Watchdog group says Army failed to notify Utah about lost VX nerva agent

The Citizens Education Project, a military-watchdog group, alleges that the Army did not properly notify Utah public officials when it lost a vial of VX nerve agent in January.

The incident occurred when an inspection at the Dugway Proving Ground, a biological and chemical weapons defense testing facility, uncovered a missing vial of VX agent. The facility went on lockdown for more than 12 hours on January 26 and January 27, according to

“It appears that there was a breakdown in communication,” Steve Erickson, who runs the Citizens Education Project, said, according to “We find this to be not only astonishing but very disturbing.”

At the site, located in Utah’s western desert 90 miles southwest of Salt Lake City, officials immediately closed the gates and detained 2,200 workers while security teams scoured the premises. The vial was recovered at 3 a.m. on January 27. Vehicle inspections continued for safety precautions until 10:30 a.m.

At Dugway, officials blamed the incident on an administrative error that occurred when two testers removed the agent and then accidentally replaced it in the wrong vial, reports.

Erikson said that the response was critically flawed. He said that public documents demonstrate that the Army did not notify Utah’s governor or the county sheriff’s offices that a weapon of mass destruction was loose in the state.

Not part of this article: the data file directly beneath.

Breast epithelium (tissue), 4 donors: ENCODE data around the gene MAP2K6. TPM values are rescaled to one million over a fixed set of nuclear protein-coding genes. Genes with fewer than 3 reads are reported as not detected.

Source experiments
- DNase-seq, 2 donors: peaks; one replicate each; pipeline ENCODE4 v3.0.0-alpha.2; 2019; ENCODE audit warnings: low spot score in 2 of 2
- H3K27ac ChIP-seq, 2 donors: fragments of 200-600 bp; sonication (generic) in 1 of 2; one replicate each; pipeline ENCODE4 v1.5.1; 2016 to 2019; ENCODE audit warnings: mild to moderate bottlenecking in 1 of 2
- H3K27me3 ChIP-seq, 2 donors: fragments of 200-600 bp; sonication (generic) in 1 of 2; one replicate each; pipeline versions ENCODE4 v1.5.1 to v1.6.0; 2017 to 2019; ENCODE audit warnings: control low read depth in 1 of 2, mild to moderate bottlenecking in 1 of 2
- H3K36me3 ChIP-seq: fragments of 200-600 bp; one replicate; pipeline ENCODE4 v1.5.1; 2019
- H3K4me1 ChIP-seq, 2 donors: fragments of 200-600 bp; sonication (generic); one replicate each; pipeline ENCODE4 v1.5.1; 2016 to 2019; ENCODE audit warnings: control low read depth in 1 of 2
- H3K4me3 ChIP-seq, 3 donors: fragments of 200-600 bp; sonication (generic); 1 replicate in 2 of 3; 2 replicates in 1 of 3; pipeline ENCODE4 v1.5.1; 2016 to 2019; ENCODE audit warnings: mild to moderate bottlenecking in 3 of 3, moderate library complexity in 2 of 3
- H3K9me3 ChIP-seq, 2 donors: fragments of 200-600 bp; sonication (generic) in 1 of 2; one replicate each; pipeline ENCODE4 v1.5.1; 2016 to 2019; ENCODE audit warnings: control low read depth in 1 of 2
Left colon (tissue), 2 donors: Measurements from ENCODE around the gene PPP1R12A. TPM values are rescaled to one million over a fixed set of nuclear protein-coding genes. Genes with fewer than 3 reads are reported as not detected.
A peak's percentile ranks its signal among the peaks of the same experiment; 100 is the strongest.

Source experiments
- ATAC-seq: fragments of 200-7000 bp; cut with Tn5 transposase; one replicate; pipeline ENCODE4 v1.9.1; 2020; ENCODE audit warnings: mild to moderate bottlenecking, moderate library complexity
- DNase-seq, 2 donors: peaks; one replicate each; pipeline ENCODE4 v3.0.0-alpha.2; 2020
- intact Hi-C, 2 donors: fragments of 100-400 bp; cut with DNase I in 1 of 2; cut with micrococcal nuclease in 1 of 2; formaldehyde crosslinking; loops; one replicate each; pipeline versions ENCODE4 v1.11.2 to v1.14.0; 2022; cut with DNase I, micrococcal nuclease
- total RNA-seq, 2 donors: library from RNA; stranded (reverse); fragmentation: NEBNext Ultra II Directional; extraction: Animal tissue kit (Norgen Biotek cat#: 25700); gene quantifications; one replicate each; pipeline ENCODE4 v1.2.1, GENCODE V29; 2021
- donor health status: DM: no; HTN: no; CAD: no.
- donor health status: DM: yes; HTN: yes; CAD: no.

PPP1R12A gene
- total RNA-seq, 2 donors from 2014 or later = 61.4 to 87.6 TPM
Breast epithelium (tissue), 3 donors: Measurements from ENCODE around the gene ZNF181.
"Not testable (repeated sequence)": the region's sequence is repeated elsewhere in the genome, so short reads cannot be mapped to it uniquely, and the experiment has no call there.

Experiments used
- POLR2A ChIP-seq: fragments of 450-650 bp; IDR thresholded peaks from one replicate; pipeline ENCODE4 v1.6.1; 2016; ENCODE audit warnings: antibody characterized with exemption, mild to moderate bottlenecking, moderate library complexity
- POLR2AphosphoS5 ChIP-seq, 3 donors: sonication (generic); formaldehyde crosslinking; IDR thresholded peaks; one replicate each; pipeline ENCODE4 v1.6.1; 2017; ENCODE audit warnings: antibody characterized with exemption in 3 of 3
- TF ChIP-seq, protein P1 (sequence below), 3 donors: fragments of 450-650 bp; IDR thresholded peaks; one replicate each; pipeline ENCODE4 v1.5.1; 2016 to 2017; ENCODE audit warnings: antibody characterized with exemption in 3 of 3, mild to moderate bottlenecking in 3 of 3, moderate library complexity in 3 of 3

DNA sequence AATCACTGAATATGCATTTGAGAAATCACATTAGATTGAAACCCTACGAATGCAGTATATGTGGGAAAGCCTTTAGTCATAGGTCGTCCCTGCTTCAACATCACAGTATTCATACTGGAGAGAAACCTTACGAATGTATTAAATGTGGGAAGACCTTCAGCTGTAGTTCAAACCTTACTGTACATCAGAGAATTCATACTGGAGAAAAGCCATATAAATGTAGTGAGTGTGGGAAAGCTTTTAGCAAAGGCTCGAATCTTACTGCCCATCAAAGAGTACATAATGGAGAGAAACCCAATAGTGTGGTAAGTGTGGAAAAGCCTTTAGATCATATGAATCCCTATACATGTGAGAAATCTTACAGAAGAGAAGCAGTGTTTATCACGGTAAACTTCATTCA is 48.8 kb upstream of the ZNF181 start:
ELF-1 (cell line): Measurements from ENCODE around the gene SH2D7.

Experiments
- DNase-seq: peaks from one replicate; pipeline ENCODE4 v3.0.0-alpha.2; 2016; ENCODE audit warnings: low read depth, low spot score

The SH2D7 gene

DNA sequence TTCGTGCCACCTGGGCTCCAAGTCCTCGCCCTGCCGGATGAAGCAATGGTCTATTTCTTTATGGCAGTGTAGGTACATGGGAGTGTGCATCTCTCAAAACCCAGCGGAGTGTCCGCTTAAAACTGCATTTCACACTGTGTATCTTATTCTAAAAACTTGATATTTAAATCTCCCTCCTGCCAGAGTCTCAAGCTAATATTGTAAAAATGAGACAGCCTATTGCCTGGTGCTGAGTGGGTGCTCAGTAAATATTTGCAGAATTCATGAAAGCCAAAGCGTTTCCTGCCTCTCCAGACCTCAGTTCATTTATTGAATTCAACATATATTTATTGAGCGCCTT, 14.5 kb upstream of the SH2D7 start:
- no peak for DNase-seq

A spokesman for the government told that Dugway failed to follow protocol, but that after the incident the governor met with the commander of the base and discussed the situation.

Dugway communications director Paula Nicholson denied Erikson’s claims, telling that she personally notified Utah Department of Public Safety Commissioner Lance Davenport and sent emails to several other public safety officials.

In Tooele County, emergency management public information officer Wade Mathews said he had to learn about the incident from a member of the media.

“That’s a little frustrating,” Mathews said, reports. “I think the lack of notification was unusual because we have a good working relationship with Dugway Proving Ground which we have been working on improving over the past 15 or 20 years.”

Mathews said that he was not told about the nature of the incident and that he offered his assistance but was refused.